Fish Shack Gingerbread made with seawater and rum



Thumbing the vintage Lanescove cookbooks my neighbor loaned me, I saw a recipe for Joe Froggers, which included the story about the 18th century African American guy named Joe who had lived beside The Frog Pond in Marblehead, and made cookies – “Joe Froggers.”  These molasses, rum and spice cookies – so large they were shaped like a bullfrog –  were supposedly so beloved by 18th century Marblehead, that, when Joe died, someone – maybe his daughter? – snatched up the recipe and kept baking.

I didn’t really care too much about that story, but I loved the name “Joe Frogger,” and so I pulled out the rum and preheated the oven.  Not knowing exactly what a Joe Frogger should be, after a few tries, I decided they’re not that easy to make; molasses and baking soda combined look like an elementary school science experiment, all foamy and explosive.  In a dough beneath a rolling pin, that combo begs the dreaded warning, “Dough will be sticky,” which means go straight to cussing.

I made all kinds of Joe Froggers:  high, cakey ones.  Flat, chewy ones.  wide, crisp ones.  I Googled and baked.  Then, I began to come upon recipes that called for a secret Joe Frogger ingredient:  “seawater, if you can get it.”



This was my cookie now.

I partnered my Joe Frogger research with Mary Lou Nye’s excellent baking skills.  Nye lives down the street from me in the village of Lanesville.  We decided to merge a classic gingerbread with Joe Froggers, aiming at an authentic Lanescove Recipe – “Cove-ers -”  including rum and the secret ingredient, Lanescove seawater, boiled.

We love the recipe we came up with; it’s heavier on spice and molasses than the usual gingerbread cookie, but a better dough for rolling and cutting into shapes than the Joe Froggers I kept trying.  And, of course, we love the secret ingredients.

Since the Fish Shack is being saved by a group of Lanesville volunteers (see the a previous post) what better shape for the Official Lanescove Gingerbread than a Fish Shack?



Mary Lou will be taking orders for Fish Shack cookies if you just can’t get enough of our classic building.  I promise, the cookies are as delicious as they are adorable.  Nye makes a gluten-free version, too.


She can probably adapt the recipe to various oceans and coves, too, should you prefer your seawater Plum or Brace’s Cove.  Mary Lou is also working on a shape for our cookie that would be more like a cracker.  We decided the spice in the bare cookie, without the royal icing, makes them a wonderful vehicle for a sharp cheddar cheese – an appetizer with real Lanesville terroir.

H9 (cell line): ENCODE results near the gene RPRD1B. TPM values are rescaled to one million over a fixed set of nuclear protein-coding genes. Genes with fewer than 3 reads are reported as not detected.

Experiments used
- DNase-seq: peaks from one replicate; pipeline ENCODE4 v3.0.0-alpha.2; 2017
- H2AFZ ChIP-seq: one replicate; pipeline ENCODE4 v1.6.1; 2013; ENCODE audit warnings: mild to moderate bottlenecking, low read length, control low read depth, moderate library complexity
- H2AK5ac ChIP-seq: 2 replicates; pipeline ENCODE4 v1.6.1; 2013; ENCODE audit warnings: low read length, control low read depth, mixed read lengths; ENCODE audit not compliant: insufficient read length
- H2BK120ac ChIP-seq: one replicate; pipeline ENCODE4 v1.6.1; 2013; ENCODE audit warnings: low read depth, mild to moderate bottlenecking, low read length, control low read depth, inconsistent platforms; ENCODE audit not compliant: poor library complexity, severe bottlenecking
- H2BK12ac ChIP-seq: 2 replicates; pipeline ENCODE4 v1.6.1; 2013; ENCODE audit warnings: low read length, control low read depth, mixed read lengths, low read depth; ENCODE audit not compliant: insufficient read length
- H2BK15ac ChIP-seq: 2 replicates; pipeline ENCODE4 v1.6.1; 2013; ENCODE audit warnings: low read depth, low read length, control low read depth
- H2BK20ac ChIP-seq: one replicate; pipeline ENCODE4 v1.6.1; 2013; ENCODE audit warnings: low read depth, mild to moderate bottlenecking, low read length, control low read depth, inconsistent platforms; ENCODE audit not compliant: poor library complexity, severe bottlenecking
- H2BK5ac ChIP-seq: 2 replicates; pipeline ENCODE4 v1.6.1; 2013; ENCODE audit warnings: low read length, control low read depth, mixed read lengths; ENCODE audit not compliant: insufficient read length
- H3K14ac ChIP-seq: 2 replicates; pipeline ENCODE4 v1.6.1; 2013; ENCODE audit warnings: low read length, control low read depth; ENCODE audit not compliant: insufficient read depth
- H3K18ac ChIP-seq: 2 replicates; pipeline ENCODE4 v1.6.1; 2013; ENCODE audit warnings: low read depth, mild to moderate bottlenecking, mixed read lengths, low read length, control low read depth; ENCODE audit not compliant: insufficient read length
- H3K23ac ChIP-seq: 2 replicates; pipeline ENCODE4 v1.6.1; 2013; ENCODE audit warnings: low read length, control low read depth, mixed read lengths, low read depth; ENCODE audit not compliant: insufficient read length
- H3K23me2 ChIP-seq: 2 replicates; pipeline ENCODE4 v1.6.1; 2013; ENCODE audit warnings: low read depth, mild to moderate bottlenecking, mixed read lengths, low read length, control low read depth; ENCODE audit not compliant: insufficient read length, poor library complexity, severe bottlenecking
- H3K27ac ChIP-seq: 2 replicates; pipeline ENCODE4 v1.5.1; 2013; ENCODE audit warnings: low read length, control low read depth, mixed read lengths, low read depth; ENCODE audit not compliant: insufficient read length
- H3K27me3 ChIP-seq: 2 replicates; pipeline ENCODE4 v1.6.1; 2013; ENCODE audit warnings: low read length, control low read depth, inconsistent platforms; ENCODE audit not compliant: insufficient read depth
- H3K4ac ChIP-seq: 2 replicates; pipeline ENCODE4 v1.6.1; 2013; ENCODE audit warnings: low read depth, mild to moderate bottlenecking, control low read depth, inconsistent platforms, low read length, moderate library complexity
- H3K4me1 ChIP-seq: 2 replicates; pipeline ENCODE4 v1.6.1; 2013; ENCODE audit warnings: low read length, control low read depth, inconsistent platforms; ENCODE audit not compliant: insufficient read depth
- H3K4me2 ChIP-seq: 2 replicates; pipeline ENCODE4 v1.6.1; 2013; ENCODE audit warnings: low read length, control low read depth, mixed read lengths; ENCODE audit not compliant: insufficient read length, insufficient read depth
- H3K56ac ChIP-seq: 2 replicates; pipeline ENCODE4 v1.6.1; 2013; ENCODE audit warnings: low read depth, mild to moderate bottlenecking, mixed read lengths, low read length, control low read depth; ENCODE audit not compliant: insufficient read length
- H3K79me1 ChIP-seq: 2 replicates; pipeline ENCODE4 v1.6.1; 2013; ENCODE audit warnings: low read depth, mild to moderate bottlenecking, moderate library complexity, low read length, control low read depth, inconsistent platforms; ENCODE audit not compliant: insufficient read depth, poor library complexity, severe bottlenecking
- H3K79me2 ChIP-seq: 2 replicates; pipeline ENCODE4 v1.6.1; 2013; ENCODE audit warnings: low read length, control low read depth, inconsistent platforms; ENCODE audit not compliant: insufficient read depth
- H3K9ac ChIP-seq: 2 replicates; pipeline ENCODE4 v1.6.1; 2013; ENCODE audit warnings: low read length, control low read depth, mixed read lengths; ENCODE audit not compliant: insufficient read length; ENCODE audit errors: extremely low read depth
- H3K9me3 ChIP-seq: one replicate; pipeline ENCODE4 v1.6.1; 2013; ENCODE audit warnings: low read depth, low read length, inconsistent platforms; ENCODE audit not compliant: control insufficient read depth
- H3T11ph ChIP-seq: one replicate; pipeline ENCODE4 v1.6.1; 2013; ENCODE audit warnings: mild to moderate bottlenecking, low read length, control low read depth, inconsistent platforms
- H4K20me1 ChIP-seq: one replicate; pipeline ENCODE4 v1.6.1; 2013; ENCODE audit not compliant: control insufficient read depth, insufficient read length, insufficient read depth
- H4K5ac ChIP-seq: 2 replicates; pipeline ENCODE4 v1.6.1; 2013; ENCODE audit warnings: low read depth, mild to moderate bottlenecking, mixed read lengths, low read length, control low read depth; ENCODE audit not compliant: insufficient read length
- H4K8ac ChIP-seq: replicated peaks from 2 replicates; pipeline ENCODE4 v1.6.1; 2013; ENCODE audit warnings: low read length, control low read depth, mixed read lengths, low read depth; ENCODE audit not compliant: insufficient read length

Still, should you have access to seawater, you can make your own Cove-er Gingerbread;  I live in Folly Cove; the seawater here works just fine.



Cove-er Gingerbread

makes about 25 cookies



1 stick butter

1 cup brown sugar

1 egg

1/2 cup molasses

1 teaspoon baking soda

1/4 cup rum

1/4 cup seawater, boiled

1 two inch knob fresh ginger

10 cardamon pods

30 coriander pods

2 cinnamon sticks

3 1/2 cups all-purpose flour

3 teaspoons ginger

1 teaspoon nutmeg

2 teaspoons ground cloves

1 teaspoon ground black pepper

3 teaspoons cinnamon

a recipe Royal Icing


In a small saucepan put seawater, fresh ginger, cinnamon sticks, cardamon pods, and coriander pods.  Simmer gently for five minutes, and let steep.

In a large mixer fitted with a paddle attachment, cream together butter and sugar.  Beat in egg.

In a measuring cup, mix together molasses and baking soda.  Strain the seawater.  In a separate measuring cup, stir together seawater and rum.  In a large bowl, stir together the flour and spices.

Alternately add molasses, rum, and flour mixture to the creamed butter, adding half of each at a time, and beating well after each addition.

Chill dough for at least an hour.

Preheat oven to 375 degrees.  Roll out dough approximately 1/3 of an inch and cut into shapes.  Place on parchment paper lined pans, and bake until firm.  Decorate with Royal Icing.


About Mary Lou Nye

Nye worked at Banbury Breads in Marblehead in the early 1980’s.  I asked her if that was where she learned about Joe Froggers, and she said, “oh, no!  I knew about Joe Froggers long before that.”  She’s a Frogger expert.

Nye cooked for the photographer Imogen Cunningham, who taught her how to make soup stock; Mary Lou still makes the pumpkin bread recipe that got her the job.

Nye’s interest in gardens and nature complements her interest in food.  She knows just where to pick the sumac berries and wild mustard (high in anti-oxidants) that bloom along Lanes Cove.

To place orders for cookies you can write Nye at or call her at 978-282-4745.

Tags: , , , , , ,

Leave a Reply